If you are using version 5.0, then follow the steps below. If you are using version 4.1 skip to step 6. Version 5.0 has additional logging capability that version 4.1 doesn't, so the information in 4.1 won't be as detailed.
1) "configure terminal"
2) "service network-access"
3) "show settings"
4) Look for the "log-all-block-events-and-errors" parameter and ensure it is set to "true". If it is set to "false" then change it to "true".
5) Exit all the way back out to exec mode (apply your changes if necessary).
6) Execute "show events" on the sensor CLI.
7) Connect to IDM as user "cisco"
8) Go to Monitoring / Active Host Blocks
9) Click "Add"
10) Add in the IP Address of a non-existent machine (like 126.96.36.199 for example), and click Apply to start shunning that IP.
11) Now go back to the CLI and check the output of "show events" from step 6.
You need to look for any status or error messages from network-acess-controller or nac.
You should at least see a status message for the IP Address you manually added.
Immediately after that you should see an additional status or error message for each device being managed.
If the shun is not properly applied then there should be something in the message telling you why.
(Version 4.x doesn't have as good error reporting. If the above doesn't work try going through IDM and "disabling" shunning and then re"enable" shunning. This should cause the sensor to try and reconnect to the router and will hopefully provide some additional error messages.)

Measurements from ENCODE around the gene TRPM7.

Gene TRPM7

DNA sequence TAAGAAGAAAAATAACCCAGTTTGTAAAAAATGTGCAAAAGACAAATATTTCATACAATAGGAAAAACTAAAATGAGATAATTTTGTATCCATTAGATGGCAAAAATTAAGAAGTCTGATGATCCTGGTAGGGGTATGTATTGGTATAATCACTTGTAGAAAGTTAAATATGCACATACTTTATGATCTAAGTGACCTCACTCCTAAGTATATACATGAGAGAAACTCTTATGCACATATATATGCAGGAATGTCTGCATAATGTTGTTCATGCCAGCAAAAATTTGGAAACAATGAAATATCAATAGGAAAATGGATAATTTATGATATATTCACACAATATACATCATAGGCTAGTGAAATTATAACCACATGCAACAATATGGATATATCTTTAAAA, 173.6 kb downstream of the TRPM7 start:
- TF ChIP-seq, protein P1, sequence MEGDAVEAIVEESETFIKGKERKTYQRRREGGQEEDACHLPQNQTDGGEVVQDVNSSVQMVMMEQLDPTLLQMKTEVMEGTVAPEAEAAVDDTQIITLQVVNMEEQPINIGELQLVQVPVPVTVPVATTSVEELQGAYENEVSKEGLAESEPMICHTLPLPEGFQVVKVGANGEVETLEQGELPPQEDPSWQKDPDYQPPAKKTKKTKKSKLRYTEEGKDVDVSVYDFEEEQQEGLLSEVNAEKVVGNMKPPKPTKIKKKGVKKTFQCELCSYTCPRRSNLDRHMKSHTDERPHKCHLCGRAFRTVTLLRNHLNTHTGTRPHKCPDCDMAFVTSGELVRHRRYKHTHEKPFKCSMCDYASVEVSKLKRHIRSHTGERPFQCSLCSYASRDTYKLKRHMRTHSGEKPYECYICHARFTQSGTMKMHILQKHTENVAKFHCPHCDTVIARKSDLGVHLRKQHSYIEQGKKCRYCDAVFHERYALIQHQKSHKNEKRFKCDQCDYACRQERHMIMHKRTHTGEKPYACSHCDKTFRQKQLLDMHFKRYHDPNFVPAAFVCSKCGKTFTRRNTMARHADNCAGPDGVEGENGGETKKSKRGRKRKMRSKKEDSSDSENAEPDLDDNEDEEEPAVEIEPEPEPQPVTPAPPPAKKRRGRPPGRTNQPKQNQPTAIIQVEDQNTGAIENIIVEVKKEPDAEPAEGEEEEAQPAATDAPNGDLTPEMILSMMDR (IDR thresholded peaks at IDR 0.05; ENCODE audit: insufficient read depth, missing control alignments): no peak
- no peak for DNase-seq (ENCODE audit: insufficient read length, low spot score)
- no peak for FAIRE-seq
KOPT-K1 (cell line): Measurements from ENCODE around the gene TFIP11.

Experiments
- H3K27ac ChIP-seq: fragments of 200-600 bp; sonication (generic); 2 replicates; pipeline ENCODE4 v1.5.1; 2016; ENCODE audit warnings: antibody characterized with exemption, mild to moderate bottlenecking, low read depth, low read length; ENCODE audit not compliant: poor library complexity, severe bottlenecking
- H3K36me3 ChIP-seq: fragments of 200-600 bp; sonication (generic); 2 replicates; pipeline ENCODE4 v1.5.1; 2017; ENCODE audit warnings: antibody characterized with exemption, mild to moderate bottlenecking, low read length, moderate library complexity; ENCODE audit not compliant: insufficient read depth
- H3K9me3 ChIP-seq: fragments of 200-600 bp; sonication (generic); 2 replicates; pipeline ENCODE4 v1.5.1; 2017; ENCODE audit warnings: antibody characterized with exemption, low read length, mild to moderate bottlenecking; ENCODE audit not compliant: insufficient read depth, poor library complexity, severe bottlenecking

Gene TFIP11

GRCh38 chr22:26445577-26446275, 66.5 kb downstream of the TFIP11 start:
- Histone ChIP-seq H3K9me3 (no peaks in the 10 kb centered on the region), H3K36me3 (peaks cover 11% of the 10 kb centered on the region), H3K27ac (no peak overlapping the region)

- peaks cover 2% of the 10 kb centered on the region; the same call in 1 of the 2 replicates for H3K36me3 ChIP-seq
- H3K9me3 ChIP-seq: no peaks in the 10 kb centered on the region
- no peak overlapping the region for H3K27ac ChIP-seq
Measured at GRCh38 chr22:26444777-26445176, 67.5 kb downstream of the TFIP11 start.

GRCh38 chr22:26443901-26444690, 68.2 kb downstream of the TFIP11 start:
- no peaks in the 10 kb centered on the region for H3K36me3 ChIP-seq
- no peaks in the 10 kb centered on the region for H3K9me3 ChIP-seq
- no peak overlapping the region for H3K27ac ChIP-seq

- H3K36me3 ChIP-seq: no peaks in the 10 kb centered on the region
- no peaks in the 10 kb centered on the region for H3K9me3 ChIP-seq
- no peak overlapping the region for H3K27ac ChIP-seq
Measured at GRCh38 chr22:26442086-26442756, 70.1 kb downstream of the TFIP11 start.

3) Router not configured to allow access. To test this create a "service" account on the sensor. Login as the "service" account and then from that sensor account try to connect to the router using the same methods as you configured in the sensor.
4) Wrong interface configuration. For routers you need to ensure that the interface you entered in the sensor configuration matches exactly what is seen on the router when doing a "show conf". Some users have tried abbreviations for the interfaces, and some routers don't like the abbreviations.
Table of ContentsIntroductionVersion HistoryPossible Future
UpdatesDocuments PurposeNAT Operation in ASA 8.3+ SectionsRule Types
Network Object NATTwice NAT / Manual NATRule Types used per SectionNAT
Types used with Twice NAT / Manual NAT and Network Obje...
Table of Contents Introduction:This document describes details on how
NAT-T works. Background: ESP encrypts all critical information,
encapsulating the entire inner TCP/UDP datagram within an ESP header.
ESP is an IP protocol in the same sense that TCP an...